Bodies, Rest and Motion

Stages
Running time 80 minutes
Written by Jalein Laarman and Mijke de Jong
Directed by Mijke de Jong
Starring Elsie de Brauw, Marcel Musters, Stijn Koomen

Mijke de Jong’s Stages, from a screenplay (in Dutch with English subtitles) by Jalein Laarman and Mijke de Jong, manages to be both hyper-stylized in some aspects, and hyper-realistic in others. This is to say that for much of the time, the camera and soundtrack are fixed on the conversations of couples in restaurants and an occasional living room from the waist up so that we almost never see them standing or walking as they talk. And most of the time, the camera is focused on a divorced couple, Roos (Elsie de Brauw) and Martin (Marcel Musters), as they quarrel about their 17-year-old son, Isaac (Stijn Koomen). By contrast with his visually constricted and contentiously and repetitiously babbling parents, Isaac is shown in full-bodied repose and motion without ever uttering a word. The film thereby shifts convulsively from incessant chatter in wide-screen close-up to silent full-bodied movements and stationary poses in mid-level shots of Isaac.

When you think about it, is not so-called real life composed of a combination of noisy chatter and silent contemplation? Still, one expects movies to move much more than real life, and to show more of the human body than is shown here in this literally chamber-cinematic form of expression. Nonetheless, the sketchy narrative moves inexorably forward to a stunning last show of at least tentative reconciliation. Yet the burden placed on the actors is an immense one, and they respond magnificently to a very loosely controlled form of filmmaking.

As Mr. de Jong explains his modus operandi in his Director’s Statement: “What interests me is the inadequacy of human communication. We are all looking for love, but what happens if you don’t find it? The man and woman can’t communicate directly. They belong to a talkative, combative generation with the inability to understand its offspring. I recognize myself in the woman and in the man, but also in the son. I can be explosive, but I can also withdraw in silence.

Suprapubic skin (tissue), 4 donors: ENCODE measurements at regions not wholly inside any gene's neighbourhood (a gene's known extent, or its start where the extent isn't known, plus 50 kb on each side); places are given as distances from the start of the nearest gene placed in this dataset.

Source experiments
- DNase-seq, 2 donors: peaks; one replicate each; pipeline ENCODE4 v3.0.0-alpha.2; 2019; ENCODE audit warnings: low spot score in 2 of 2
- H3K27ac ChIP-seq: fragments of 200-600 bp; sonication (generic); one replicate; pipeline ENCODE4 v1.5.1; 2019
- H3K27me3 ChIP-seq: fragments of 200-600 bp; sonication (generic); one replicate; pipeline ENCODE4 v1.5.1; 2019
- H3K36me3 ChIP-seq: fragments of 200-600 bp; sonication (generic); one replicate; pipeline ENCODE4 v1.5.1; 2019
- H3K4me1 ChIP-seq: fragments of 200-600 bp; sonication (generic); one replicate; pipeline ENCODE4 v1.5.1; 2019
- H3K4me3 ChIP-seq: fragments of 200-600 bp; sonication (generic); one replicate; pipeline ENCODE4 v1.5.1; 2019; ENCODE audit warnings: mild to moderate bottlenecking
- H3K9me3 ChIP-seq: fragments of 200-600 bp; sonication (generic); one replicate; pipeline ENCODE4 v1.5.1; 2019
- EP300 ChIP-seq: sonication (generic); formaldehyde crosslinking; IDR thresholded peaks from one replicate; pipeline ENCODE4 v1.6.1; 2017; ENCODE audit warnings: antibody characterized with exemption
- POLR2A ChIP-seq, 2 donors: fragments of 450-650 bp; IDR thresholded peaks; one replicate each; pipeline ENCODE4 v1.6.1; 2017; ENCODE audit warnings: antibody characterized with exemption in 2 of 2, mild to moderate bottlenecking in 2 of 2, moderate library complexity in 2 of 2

Stages is about two extreme forms of communication: noise and silence. The man and the woman choose exposure: you see them in restaurants among many other people. They talk a lot, but neither of them is able to listen. They are filmed from nearby and in close-up. Their son prefers isolation. Stages really is a combination of two different styles that both fit me. I like both John Cassavetes’s unpolished films, and the stylized silent work of Tsai Ming Liang. … With this film I learned the value of daring to let go of control. … We captured numerous moments during shooting that I could never have planned in advance—moments that only these actors could have come up with. Film must make use of the strength within the people involved. In this film, this has worked better than I have ever seen.”

Should you see Stages? It all depends if you believe, as I do, that ceaseless efforts to communicate have value in and of themselves, regardless of the final outcome. It is what separates us from the beasts in our human jungle. An added dividend in the film is the magically incongruous smile of Ms. De Brauw as Roos.

asarris@observer.com

Bodies, Rest and Motion